I mean, obviously it's not relevant to a 4 year old, but there are infinite interpretations you can use for pg. 1 alone, so many of which can be incredibly fun, so long as you enjoy practicing in general.I never said it wasn't worthwhile, just that it's not fun, and best left to the self motivated.
What I want is for her to enjoy playing as much as I do. I wish I had started early.Give her some percussion instruments to play with and leave her alone. If you get her a teacher get someone specifically trained to teach young children. If you harbor any dreams of turning her into a child prodigy, seek psychiatric care immediately.
Walter White the hell out of it then .. Meth is like Adderal on steroids: it will increase the kid's capacity to focus something fierce!!!I used to teach chemistry at university. How would I know about drum teaching to kids?
Probably have to do Patina and Bronze; (B20 cymbals) always questions about that chem reactions..Any question you like buddy...!
A lot of four-year-olds are much more capable than many DFOers are giving them credit for, but I'm surprised no one has mentioned hearing protection yet.
Whenever she wants to. It needs to be fun for her though - don't kill the fun. There's be time enough to buckle down as she gets older.My grand daughter (aged four, bless her) has seen my kit at home and is fascinated by the whole business of drumming. She has announced that she wants to play too, like her grand dad. What would you say is the best age to start and do I set about it with her? Her feet don't even touch the pedals on the bass and hi hat! Advice?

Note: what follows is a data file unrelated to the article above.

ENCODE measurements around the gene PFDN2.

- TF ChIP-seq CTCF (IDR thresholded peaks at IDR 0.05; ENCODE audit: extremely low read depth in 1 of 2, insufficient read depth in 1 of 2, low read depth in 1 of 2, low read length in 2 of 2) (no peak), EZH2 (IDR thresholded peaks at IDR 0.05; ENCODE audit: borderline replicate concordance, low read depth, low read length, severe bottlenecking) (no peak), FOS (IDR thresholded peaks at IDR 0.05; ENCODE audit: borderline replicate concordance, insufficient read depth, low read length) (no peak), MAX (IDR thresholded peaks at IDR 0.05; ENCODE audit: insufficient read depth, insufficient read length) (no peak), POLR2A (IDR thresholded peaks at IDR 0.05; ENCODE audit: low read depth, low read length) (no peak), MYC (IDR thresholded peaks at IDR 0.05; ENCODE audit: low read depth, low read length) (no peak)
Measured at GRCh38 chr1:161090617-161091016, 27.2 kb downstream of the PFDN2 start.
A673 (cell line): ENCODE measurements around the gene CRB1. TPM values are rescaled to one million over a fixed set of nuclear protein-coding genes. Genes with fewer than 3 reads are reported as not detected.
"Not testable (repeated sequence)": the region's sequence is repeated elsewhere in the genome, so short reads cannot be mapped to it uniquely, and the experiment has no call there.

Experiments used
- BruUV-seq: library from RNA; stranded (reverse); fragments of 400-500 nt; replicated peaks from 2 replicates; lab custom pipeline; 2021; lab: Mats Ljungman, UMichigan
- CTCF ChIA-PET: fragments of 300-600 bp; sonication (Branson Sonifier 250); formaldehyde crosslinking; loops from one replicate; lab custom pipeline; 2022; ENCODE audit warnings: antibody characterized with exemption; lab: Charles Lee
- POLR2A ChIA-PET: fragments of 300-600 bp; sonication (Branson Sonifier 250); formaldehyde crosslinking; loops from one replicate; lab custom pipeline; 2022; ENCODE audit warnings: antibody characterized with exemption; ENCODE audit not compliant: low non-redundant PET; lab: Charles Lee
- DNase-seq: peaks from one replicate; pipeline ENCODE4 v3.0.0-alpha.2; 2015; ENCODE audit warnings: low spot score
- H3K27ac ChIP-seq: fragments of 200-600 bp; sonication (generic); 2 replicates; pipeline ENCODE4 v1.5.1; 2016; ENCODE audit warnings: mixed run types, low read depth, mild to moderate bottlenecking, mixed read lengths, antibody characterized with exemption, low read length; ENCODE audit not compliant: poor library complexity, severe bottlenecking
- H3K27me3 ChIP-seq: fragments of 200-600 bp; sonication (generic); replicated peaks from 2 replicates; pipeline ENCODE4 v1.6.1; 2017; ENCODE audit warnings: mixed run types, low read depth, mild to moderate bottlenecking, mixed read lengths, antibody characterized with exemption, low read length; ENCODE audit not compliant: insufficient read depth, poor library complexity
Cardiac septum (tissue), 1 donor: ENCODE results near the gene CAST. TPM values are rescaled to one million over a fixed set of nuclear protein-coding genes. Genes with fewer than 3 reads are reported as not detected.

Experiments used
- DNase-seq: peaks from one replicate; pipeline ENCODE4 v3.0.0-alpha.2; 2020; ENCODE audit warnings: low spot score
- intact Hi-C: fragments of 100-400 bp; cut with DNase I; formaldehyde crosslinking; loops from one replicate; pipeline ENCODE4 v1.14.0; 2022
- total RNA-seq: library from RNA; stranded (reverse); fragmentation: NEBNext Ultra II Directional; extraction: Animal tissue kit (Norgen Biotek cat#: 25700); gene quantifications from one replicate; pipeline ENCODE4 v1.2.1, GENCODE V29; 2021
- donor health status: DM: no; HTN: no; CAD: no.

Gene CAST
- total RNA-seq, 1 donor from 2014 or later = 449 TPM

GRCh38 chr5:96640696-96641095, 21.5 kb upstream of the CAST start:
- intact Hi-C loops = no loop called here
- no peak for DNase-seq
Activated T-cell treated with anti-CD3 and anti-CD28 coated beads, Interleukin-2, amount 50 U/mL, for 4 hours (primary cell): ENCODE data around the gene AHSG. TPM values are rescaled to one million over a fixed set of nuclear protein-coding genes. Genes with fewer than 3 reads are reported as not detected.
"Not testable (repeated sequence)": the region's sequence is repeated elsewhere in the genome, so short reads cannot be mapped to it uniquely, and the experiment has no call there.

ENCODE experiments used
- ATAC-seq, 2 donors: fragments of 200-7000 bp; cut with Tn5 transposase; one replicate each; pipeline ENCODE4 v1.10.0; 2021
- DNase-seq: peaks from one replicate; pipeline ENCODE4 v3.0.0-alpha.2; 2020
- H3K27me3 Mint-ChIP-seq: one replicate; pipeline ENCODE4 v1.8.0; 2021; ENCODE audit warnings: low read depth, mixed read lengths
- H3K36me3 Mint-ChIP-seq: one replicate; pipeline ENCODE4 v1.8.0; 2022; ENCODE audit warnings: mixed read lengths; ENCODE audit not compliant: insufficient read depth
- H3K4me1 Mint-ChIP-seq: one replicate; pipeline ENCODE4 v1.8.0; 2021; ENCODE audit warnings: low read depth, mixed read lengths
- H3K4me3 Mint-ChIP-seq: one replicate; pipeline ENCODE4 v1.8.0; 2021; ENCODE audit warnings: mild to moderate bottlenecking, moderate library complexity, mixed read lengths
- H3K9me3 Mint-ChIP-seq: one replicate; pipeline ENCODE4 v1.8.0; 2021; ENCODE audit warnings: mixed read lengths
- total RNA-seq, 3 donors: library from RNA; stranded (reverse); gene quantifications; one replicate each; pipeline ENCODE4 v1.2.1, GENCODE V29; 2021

I'm very sorry, I can't even begin to fathom to what extend this has become the de-facto reference for pretty much anything chemistry related. And how annoying that must be for you serious academicians and scientists.God I hope so. I am SO looking forward to it all
And yes - the Walter White thing? HOW many times did I get asked if I could make meth?
The kid is obviously enjoying himself. To me, it's far more destructive to have 9- to 11-year-old Little Leaguers playing on ESPN or, worse yet, sending 16-year-old gymnasts (and figure skaters) out to complete in the Olympics on worldwide TV. I don't think many young drummers have developed eating disorders.This kid seems to be having fun, I think he enjoys the attention from the crowd more, but he's feeling the music. But to put that on TV? What's that all about? How much work did his parents put into making that happen? Seems unhealthy. I have the same thoughts about Nandi Bushell, although she's older which makes it less troubling. Nothing she's done has been without an absolute ****load of parental involvement. Which is cool on one level, doing stuff like this as a family is fun, challenging, and rewarding. But it's a lot of work and pressure.
One of the hardest things as a parent of a talented kid is to not get upset or angry when you see them not putting in work to build on what they've already achieved. It may seem like they are squandering a great gift, but in reality they are just being kids. You have to remember that they are just kids. As a parent, your perception of time is WAY different than theirs. You see 5 years as a blink of an eye, they see 5 years as half of a lifetime.